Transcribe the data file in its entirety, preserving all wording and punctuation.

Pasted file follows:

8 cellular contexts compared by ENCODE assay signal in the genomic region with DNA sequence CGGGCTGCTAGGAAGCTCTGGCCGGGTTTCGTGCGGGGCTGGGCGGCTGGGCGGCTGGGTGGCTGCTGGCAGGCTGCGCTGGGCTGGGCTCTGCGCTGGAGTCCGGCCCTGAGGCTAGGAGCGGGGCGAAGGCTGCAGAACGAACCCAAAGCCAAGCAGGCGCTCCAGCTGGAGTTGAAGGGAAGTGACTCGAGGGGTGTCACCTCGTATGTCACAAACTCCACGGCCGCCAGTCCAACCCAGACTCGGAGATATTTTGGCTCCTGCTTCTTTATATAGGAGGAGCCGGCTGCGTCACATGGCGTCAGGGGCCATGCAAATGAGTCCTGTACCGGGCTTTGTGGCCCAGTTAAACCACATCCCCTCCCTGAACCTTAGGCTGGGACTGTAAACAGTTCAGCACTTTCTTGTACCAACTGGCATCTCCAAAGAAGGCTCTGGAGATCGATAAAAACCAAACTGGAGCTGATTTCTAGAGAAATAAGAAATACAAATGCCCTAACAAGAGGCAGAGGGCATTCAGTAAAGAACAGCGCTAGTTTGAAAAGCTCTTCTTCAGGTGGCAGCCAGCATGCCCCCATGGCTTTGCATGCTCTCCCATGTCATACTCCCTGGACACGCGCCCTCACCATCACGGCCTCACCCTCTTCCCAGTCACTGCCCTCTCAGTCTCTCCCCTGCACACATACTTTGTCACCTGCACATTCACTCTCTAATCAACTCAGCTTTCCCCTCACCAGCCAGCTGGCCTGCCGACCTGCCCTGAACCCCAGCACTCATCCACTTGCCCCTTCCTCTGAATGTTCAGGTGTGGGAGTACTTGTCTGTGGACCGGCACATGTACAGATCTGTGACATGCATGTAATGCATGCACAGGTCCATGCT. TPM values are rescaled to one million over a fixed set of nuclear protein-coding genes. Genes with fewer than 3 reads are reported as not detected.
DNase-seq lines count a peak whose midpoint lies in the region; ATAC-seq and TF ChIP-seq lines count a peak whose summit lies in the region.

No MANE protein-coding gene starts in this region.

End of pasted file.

8 cellular contexts compared by ENCODE assay signal in the genomic region with DNA sequence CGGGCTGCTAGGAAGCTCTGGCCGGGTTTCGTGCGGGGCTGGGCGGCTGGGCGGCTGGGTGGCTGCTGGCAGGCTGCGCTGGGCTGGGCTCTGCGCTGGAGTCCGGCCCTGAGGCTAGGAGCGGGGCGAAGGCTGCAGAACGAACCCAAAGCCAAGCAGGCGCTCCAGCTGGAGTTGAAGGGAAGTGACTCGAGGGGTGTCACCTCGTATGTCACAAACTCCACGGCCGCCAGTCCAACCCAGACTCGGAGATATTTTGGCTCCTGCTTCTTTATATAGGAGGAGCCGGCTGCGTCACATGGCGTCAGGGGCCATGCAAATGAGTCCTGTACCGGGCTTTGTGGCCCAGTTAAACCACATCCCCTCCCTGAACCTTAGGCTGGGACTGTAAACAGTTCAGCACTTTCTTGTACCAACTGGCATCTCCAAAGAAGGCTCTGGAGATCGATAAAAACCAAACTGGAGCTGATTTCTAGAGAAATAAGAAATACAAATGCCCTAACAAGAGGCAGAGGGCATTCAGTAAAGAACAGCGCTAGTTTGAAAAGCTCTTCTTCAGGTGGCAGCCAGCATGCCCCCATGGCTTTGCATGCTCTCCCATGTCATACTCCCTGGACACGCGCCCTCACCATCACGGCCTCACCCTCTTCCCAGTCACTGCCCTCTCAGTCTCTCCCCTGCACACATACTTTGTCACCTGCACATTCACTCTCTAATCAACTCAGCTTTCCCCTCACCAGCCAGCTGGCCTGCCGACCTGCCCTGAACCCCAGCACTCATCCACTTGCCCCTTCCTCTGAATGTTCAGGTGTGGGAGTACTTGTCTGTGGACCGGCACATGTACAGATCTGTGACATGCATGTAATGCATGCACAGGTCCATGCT. TPM values are rescaled to one million over a fixed set of nuclear protein-coding genes. Genes with fewer than 3 reads are reported as not detected.
DNase-seq lines count a peak whose midpoint lies in the region; ATAC-seq and TF ChIP-seq lines count a peak whose summit lies in the region.

No MANE protein-coding gene starts in this region.